Frequently, being prepared refers to a plan of action “in the event of…” For instance, in your practice or with your family, it’s smart to have a disaster plan of action and have everyone involved practice the steps to take. In case there is a fire in the home, know what the escape routes are, where to meet up to ensure everyone made it out of the building, etc. Disaster readiness also means having essential supplies stored in an easily accessed location.
But mostly (and fortunately) our lives are not about disaster avoidance. Most of us live pretty routine lives. We wake up, shower and get dressed; get the kids off to school; commute to work; go home; make dinner; help with homework or watch TV; and go to bed. Because they are so routine, we can do most of these tasks “with our eyes closed.”
The Downside of Routine
While routines provide for a certain amount of ease in life, there is also the downside of doing things in rote manner, with little or no conscious effort involved. When people show up at work in a “business as usual” mode, customer service is close to absent. Excellence in customer service requires people to be totally present and conscious.
I remember as a young child, my mother and I would select what I was going to wear to school before I went to bed, and the clothes were laid out on a chair. Besides saving time in the morning, it also added a touch of anticipation to the next day for me. I was prepared before I went to sleep. Many years later, I accepted a position as an office manager for a business brokerage firm. When I noticed I was no longer picking out my outfit to wear to work the next day, I realized I needed to resign from the job. Not only did I not look forward to going to work, but also it had in fact become “work”, and I was not serving my employer, the other employees or the clients.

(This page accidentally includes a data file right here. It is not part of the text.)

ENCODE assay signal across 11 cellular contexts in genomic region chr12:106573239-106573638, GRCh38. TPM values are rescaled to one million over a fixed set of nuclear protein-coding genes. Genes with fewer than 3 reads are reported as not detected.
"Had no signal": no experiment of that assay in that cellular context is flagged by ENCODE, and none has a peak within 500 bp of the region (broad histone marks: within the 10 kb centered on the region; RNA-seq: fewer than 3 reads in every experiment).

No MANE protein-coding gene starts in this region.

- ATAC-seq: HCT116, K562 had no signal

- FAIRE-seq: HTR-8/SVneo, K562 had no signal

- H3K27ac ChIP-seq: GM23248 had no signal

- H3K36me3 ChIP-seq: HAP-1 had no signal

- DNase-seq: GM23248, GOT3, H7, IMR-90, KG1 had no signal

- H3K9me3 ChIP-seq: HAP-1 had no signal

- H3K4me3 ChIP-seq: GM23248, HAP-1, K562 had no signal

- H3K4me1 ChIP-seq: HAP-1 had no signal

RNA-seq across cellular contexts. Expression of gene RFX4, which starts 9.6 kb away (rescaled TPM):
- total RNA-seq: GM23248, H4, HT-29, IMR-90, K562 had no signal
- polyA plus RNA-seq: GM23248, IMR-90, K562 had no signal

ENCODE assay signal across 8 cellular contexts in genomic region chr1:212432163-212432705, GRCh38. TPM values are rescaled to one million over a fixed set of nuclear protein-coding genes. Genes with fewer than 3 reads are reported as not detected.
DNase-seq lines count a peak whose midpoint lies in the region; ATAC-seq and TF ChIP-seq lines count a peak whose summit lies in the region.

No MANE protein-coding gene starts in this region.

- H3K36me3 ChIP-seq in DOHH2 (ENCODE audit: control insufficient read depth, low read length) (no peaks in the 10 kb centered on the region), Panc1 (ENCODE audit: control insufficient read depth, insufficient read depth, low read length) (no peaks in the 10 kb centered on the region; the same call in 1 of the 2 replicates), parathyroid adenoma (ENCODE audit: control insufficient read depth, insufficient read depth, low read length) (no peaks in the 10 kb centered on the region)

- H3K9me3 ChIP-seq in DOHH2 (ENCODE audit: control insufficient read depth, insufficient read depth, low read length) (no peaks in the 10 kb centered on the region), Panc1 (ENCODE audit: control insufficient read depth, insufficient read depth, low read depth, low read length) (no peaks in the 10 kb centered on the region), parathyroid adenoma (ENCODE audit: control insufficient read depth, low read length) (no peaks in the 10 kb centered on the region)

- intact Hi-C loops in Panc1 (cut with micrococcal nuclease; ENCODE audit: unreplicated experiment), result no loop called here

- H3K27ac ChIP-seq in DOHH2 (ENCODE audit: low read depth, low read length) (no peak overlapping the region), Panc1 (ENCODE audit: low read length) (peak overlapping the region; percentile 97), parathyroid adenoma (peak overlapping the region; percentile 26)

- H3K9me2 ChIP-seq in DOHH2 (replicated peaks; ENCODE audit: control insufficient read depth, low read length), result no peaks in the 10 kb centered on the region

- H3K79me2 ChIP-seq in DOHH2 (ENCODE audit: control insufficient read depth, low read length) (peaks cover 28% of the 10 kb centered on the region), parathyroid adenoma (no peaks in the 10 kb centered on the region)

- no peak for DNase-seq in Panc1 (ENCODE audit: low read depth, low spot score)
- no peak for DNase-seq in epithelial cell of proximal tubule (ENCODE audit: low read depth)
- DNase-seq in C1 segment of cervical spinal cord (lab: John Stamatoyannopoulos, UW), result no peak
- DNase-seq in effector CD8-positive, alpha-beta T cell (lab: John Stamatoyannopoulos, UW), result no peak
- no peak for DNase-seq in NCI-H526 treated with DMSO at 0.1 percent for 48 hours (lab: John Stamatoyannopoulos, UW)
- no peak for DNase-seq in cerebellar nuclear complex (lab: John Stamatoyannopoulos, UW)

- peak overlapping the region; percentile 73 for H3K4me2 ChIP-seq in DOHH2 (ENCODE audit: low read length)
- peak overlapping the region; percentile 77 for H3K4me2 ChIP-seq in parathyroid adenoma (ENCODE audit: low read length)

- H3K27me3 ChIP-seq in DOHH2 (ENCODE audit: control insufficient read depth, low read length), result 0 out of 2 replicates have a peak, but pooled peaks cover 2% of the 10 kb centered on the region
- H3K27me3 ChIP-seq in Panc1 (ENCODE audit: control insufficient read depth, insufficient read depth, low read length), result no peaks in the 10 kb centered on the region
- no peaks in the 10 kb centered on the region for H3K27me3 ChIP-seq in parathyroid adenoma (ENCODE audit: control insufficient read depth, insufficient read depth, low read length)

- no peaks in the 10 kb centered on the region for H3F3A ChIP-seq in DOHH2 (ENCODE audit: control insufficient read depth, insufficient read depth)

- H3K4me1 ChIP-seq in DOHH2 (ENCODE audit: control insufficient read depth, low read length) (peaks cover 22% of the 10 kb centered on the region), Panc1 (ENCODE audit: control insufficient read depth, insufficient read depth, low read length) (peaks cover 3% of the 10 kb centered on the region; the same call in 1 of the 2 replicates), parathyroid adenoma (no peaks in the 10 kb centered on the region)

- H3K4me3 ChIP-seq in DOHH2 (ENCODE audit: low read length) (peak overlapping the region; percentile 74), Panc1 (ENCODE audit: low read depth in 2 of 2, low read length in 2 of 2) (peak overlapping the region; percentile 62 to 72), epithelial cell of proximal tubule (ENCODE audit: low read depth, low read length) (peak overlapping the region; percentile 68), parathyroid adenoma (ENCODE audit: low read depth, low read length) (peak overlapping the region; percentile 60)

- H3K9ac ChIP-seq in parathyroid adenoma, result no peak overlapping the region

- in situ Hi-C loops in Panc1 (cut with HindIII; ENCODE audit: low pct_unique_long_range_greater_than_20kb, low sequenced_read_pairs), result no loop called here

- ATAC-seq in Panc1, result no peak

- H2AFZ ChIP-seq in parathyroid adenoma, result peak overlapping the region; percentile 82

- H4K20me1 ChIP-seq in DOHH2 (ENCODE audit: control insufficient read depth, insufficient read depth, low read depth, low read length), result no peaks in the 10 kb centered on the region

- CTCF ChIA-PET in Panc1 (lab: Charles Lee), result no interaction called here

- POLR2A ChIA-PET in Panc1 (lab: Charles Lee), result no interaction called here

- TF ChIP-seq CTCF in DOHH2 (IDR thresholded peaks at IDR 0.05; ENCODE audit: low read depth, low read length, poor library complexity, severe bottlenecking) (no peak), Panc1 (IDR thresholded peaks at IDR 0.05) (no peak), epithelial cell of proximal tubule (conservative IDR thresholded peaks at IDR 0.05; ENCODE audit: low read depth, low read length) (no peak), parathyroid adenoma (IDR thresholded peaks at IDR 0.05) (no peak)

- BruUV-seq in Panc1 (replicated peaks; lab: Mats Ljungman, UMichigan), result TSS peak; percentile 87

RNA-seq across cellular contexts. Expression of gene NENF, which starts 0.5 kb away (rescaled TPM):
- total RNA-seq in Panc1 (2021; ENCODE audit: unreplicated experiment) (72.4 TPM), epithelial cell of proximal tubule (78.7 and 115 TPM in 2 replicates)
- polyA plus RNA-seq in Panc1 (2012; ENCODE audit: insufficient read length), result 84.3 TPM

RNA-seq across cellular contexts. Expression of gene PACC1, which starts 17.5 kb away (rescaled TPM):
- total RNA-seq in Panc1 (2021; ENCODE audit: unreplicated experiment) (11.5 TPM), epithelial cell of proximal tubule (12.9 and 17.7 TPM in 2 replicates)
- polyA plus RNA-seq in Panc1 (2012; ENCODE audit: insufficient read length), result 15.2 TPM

Frankly, I am surprised to hear of the number of practices that allow team members to come to work and then put on make-up, fix hair, etc. The unspoken message of these team members is often that work is something they are squeezing into their lives, and it is an unintentional statement of not being prepared to work!
Being prepared is both a physical and a mental exercise.
Taking Advantage of “My Time”
I remember the first time I had an opportunity to speak before an audience of 500+. I was not the scheduled speaker or even a desired speaker of the company I was working for. However, the person who was supposed to be there that evening was double booked, and my manager spent the first five hours of the day calling around the country trying to find another speaker. Finally, around 4:00 that afternoon, she came into my office and asked if I would do the event. Of course I said yes, as I had been suggesting I could do it from the time she discovered the problem.
That night, I was standing in the back of a full auditorium waiting for the signal to walk up the center aisle and start the seminar. My manager was standing next to me, patting my back trying to assure me (but I think really herself) that I would do fine. I remember the little voice in my head pointing out all the ways I was going to fail – I was not the chosen one, I’m their “better than nothing” choice, etc. As soon as I heard it, I immediately changed my internal dialogue and started recalling stories of understudies who became opera or Broadway stars when the main act couldn’t perform. I realized this was MY time and even though it didn’t look like what I thought “my time” would look like, I was going to give it all I had. In my heart I knew I WAS PREPARED!!! While I did not have a lot of time to prepare my talk for that evening, everything I had done up to that point had prepared me for this. And I blew them out of the water that night! (Also, it was the last time my manager brought in an outside speaker for our monthly events!)
How can practice team members experience “my time” moments every day? It starts with being prepared.
Before you go to bed, lay out your clothes for the next day. And maintain that excitement once you’re in the office, remembering that you have the tools and training to be successful. You ARE prepared!
As a consultant, executive coach and professional speaker, Joan Garbo has led more than 2,000 seminars and has trained hundreds of healthcare professionals in effective communication, customer service, team-building, leadership skills and other topics that enable individuals to live life more fully and accomplish their goals. JoanGarbo.com